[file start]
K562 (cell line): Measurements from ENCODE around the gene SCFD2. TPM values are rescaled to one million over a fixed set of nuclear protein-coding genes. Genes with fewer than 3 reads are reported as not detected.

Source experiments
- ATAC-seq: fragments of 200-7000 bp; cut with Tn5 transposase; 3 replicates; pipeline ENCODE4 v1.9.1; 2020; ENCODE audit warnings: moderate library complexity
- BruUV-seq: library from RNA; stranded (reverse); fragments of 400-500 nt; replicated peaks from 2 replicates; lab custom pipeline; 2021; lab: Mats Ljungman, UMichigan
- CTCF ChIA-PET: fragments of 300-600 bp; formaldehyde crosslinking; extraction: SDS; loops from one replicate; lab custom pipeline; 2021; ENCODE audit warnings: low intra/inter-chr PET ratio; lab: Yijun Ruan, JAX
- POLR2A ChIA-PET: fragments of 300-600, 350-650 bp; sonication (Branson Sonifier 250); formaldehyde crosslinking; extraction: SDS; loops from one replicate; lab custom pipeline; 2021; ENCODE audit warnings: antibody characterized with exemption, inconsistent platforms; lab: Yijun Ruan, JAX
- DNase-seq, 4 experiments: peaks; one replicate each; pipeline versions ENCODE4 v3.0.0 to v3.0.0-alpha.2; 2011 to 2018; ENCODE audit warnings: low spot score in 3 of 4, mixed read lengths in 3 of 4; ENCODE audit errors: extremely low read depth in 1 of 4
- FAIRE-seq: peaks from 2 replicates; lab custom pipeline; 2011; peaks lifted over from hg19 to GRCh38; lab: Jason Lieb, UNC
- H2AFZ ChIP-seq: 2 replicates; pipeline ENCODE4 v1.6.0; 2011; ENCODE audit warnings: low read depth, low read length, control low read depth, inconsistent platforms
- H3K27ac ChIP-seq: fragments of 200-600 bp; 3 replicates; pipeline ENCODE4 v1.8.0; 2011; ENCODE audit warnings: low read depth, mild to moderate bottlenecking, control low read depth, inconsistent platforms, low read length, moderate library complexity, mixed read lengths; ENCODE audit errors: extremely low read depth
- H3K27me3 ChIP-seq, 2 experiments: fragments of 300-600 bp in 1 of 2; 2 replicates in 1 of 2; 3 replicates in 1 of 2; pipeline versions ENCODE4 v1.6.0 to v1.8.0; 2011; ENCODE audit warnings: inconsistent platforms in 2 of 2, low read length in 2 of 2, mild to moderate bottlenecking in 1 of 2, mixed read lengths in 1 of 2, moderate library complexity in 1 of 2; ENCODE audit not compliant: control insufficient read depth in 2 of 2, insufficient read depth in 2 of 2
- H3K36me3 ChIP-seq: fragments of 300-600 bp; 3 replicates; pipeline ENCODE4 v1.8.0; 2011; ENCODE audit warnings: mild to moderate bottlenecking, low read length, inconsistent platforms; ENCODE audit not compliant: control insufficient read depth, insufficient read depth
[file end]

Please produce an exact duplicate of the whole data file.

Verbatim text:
K562 (cell line): Measurements from ENCODE around the gene SCFD2. TPM values are rescaled to one million over a fixed set of nuclear protein-coding genes. Genes with fewer than 3 reads are reported as not detected.

Source experiments
- ATAC-seq: fragments of 200-7000 bp; cut with Tn5 transposase; 3 replicates; pipeline ENCODE4 v1.9.1; 2020; ENCODE audit warnings: moderate library complexity
- BruUV-seq: library from RNA; stranded (reverse); fragments of 400-500 nt; replicated peaks from 2 replicates; lab custom pipeline; 2021; lab: Mats Ljungman, UMichigan
- CTCF ChIA-PET: fragments of 300-600 bp; formaldehyde crosslinking; extraction: SDS; loops from one replicate; lab custom pipeline; 2021; ENCODE audit warnings: low intra/inter-chr PET ratio; lab: Yijun Ruan, JAX
- POLR2A ChIA-PET: fragments of 300-600, 350-650 bp; sonication (Branson Sonifier 250); formaldehyde crosslinking; extraction: SDS; loops from one replicate; lab custom pipeline; 2021; ENCODE audit warnings: antibody characterized with exemption, inconsistent platforms; lab: Yijun Ruan, JAX
- DNase-seq, 4 experiments: peaks; one replicate each; pipeline versions ENCODE4 v3.0.0 to v3.0.0-alpha.2; 2011 to 2018; ENCODE audit warnings: low spot score in 3 of 4, mixed read lengths in 3 of 4; ENCODE audit errors: extremely low read depth in 1 of 4
- FAIRE-seq: peaks from 2 replicates; lab custom pipeline; 2011; peaks lifted over from hg19 to GRCh38; lab: Jason Lieb, UNC
- H2AFZ ChIP-seq: 2 replicates; pipeline ENCODE4 v1.6.0; 2011; ENCODE audit warnings: low read depth, low read length, control low read depth, inconsistent platforms
- H3K27ac ChIP-seq: fragments of 200-600 bp; 3 replicates; pipeline ENCODE4 v1.8.0; 2011; ENCODE audit warnings: low read depth, mild to moderate bottlenecking, control low read depth, inconsistent platforms, low read length, moderate library complexity, mixed read lengths; ENCODE audit errors: extremely low read depth
- H3K27me3 ChIP-seq, 2 experiments: fragments of 300-600 bp in 1 of 2; 2 replicates in 1 of 2; 3 replicates in 1 of 2; pipeline versions ENCODE4 v1.6.0 to v1.8.0; 2011; ENCODE audit warnings: inconsistent platforms in 2 of 2, low read length in 2 of 2, mild to moderate bottlenecking in 1 of 2, mixed read lengths in 1 of 2, moderate library complexity in 1 of 2; ENCODE audit not compliant: control insufficient read depth in 2 of 2, insufficient read depth in 2 of 2
- H3K36me3 ChIP-seq: fragments of 300-600 bp; 3 replicates; pipeline ENCODE4 v1.8.0; 2011; ENCODE audit warnings: mild to moderate bottlenecking, low read length, inconsistent platforms; ENCODE audit not compliant: control insufficient read depth, insufficient read depth